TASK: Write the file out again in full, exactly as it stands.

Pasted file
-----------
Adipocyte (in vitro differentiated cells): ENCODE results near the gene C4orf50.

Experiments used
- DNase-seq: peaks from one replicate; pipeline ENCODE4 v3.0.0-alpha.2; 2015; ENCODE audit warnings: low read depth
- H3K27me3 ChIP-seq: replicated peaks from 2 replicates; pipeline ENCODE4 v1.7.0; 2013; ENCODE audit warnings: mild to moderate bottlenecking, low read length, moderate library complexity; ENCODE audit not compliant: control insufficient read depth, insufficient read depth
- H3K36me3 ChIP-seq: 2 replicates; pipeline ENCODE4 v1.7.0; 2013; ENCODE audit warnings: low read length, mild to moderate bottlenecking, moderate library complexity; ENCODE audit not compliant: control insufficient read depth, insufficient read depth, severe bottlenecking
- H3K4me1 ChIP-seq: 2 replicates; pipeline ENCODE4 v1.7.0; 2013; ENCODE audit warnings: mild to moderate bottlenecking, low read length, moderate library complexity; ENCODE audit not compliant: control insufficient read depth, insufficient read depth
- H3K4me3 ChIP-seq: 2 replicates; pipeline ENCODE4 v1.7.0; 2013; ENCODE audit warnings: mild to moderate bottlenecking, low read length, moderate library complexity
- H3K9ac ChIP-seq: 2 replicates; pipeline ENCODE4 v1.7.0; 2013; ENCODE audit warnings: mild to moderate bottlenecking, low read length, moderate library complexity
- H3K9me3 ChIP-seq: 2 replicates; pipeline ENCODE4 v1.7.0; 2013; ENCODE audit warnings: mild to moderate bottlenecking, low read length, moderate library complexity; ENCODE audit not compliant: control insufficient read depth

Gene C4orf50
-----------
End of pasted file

Adipocyte (in vitro differentiated cells): ENCODE results near the gene C4orf50.

Experiments used
- DNase-seq: peaks from one replicate; pipeline ENCODE4 v3.0.0-alpha.2; 2015; ENCODE audit warnings: low read depth
- H3K27me3 ChIP-seq: replicated peaks from 2 replicates; pipeline ENCODE4 v1.7.0; 2013; ENCODE audit warnings: mild to moderate bottlenecking, low read length, moderate library complexity; ENCODE audit not compliant: control insufficient read depth, insufficient read depth
- H3K36me3 ChIP-seq: 2 replicates; pipeline ENCODE4 v1.7.0; 2013; ENCODE audit warnings: low read length, mild to moderate bottlenecking, moderate library complexity; ENCODE audit not compliant: control insufficient read depth, insufficient read depth, severe bottlenecking
- H3K4me1 ChIP-seq: 2 replicates; pipeline ENCODE4 v1.7.0; 2013; ENCODE audit warnings: mild to moderate bottlenecking, low read length, moderate library complexity; ENCODE audit not compliant: control insufficient read depth, insufficient read depth
- H3K4me3 ChIP-seq: 2 replicates; pipeline ENCODE4 v1.7.0; 2013; ENCODE audit warnings: mild to moderate bottlenecking, low read length, moderate library complexity
- H3K9ac ChIP-seq: 2 replicates; pipeline ENCODE4 v1.7.0; 2013; ENCODE audit warnings: mild to moderate bottlenecking, low read length, moderate library complexity
- H3K9me3 ChIP-seq: 2 replicates; pipeline ENCODE4 v1.7.0; 2013; ENCODE audit warnings: mild to moderate bottlenecking, low read length, moderate library complexity; ENCODE audit not compliant: control insufficient read depth

Gene C4orf50